In January 1905, there was a revolutionary tide in Russia. This was mainly caused by the defeat of the Russo-Japanese War in September and the Bloody Sunday Incident in January. In the country, workers, peasants and merchants were holding demonstrations in order to express their discontent to the Tsarist government. Although Nicholas II issued the October Manifesto to pacify the discontent of people temporarily, he still had to face some problems after the 1905 Revolution. To regain the support from people, he needed to carry out the reforms in the October Manifesto.
Alexander Nevsky began the process of making the princes more powerful, and it was finished by Ivan III, who overthrew the Mongols and became Russia's first tzar Tsar: Russian title for monarch to refer Russian Ruler, Ivan III (r. 1462-1505) Teutonic Knights: Order of German Knights founded in Jerusalem who shifted their area of operation in 1211 to eastern Europe to convert non-Christians Places The Ukraine: a country in Eastern Europe Empires / Kingdoms Il-khan Empire: a “secondary” or “peripheral” khan based in Persia. The il-khans’ khanate was founded by Hulegu, a grandson of Genghis Khan, and was based at Tabriz in modern Azerbaijan. It
In “The Scratch of a Pen: 1763 and the Transformation of North America,” written by Colin G. Colloway indicates that the Treaty of Paris of 1763 was the cause of American Revolutionary War. In this document, American territory changed hands in any treaty ever before. Settlers and Frontiers as long with Indians and Europeans all endured to adapt to new situations, boundaries, government and restrictions. It focuses on the sociological involvement of the war, and how it affected the different populations, both directly and indirectly. Also the document presents the triumphs and tragedies of the epic struggle on a continent placing them in a larger context in France and Great Britain global conflict.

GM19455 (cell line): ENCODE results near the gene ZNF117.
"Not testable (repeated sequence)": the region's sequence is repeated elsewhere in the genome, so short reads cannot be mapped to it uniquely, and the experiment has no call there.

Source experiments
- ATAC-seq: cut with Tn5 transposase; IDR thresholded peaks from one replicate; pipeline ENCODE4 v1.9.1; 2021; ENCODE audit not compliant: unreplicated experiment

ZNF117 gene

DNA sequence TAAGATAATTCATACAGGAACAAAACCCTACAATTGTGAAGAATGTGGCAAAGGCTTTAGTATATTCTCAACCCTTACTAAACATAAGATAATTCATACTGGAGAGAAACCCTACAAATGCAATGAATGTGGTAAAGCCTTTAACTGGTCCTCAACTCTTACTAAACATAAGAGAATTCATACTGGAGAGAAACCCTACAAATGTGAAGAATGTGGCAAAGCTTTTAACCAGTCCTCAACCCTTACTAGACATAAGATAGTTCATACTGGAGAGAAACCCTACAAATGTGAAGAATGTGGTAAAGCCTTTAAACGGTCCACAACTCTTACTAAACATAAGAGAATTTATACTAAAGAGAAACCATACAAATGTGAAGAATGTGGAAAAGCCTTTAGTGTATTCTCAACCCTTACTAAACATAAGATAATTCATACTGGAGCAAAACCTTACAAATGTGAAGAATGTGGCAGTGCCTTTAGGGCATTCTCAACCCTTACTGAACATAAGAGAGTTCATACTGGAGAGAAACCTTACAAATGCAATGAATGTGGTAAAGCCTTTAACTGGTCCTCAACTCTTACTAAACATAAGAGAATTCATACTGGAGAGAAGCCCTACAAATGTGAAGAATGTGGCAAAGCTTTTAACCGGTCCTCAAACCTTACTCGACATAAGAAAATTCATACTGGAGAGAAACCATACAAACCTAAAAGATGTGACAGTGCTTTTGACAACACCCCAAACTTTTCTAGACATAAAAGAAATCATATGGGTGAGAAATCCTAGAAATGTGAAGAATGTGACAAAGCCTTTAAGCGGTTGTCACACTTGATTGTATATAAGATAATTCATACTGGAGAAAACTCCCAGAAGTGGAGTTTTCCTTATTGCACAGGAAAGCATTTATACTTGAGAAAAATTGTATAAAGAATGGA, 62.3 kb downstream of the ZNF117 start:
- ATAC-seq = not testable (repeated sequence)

By December 1917 central Russia and Siberia were under the control of Lenin’s government. The Brest-Litovsk peace agreement between Germany and Communist Russia galvanized significant portions of Russia's population to violently oppose the Bolshevik government. The White armies evolved out of this opposition and became the principal threat to the Bolshevik regime.
How far was the Pilgrimage of Grace in 1536 a threat to Henry VIII? The Pilgrimage of Grace in 1536 was the largest rebellion of the Tudor Period. Rebels rose across the North of England, rebelling against change to their traditional way of life and worship. By 10th October, Robert Aske, a Yorkshire lawyer had become chief captain of an army of thirty thousand. The rebels made their headquarters in York before moving down to Pontefract on 21st October where Lord Darcy handed over Pontefract Castle; the most important fortress in the North.